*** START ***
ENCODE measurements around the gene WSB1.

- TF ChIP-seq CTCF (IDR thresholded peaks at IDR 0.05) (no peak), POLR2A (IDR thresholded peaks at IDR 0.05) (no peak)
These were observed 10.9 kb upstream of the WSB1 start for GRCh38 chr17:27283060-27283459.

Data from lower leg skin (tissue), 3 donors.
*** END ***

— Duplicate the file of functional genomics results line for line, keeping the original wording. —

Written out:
ENCODE measurements around the gene WSB1.

- TF ChIP-seq CTCF (IDR thresholded peaks at IDR 0.05) (no peak), POLR2A (IDR thresholded peaks at IDR 0.05) (no peak)
These were observed 10.9 kb upstream of the WSB1 start for GRCh38 chr17:27283060-27283459.

Data from lower leg skin (tissue), 3 donors.